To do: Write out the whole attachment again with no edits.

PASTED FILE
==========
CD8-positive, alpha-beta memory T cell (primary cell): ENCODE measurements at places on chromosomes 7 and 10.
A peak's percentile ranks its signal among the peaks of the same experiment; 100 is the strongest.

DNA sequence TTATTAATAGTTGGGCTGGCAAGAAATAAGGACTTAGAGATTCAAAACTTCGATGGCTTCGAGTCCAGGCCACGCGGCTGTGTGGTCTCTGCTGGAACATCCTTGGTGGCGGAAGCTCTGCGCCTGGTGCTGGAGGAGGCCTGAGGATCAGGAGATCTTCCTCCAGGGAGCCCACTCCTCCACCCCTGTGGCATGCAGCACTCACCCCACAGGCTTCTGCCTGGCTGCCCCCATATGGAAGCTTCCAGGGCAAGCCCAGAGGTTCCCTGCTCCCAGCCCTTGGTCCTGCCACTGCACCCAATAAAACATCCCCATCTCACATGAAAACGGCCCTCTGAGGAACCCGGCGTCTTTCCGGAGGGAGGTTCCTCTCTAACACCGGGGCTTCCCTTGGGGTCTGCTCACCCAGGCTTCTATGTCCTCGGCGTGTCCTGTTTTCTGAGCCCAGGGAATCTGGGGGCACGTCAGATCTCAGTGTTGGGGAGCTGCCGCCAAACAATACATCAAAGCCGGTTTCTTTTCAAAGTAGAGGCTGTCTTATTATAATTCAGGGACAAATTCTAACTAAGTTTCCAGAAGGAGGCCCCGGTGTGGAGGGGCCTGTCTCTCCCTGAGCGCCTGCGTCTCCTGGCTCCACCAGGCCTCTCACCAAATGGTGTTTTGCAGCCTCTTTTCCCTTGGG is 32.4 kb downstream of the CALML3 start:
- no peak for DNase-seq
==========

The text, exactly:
CD8-positive, alpha-beta memory T cell (primary cell): ENCODE measurements at places on chromosomes 7 and 10.
A peak's percentile ranks its signal among the peaks of the same experiment; 100 is the strongest.

DNA sequence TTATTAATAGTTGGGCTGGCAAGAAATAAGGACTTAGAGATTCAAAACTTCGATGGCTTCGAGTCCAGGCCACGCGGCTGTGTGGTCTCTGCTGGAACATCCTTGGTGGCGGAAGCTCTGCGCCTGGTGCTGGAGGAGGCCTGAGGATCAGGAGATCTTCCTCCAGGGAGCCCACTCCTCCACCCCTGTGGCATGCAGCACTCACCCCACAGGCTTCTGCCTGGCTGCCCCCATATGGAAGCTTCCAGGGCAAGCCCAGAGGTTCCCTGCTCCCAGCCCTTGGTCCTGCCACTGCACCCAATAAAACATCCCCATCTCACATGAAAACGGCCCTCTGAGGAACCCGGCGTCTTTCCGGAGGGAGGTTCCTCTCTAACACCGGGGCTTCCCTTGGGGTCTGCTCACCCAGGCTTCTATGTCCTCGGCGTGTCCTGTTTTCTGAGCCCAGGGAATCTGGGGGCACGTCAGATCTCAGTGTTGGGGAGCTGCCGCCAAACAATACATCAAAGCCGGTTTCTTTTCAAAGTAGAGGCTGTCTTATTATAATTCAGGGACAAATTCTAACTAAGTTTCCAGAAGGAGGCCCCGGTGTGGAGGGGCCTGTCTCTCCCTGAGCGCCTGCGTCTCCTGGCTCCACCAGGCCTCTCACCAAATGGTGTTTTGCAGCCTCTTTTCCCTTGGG is 32.4 kb downstream of the CALML3 start:
- no peak for DNase-seq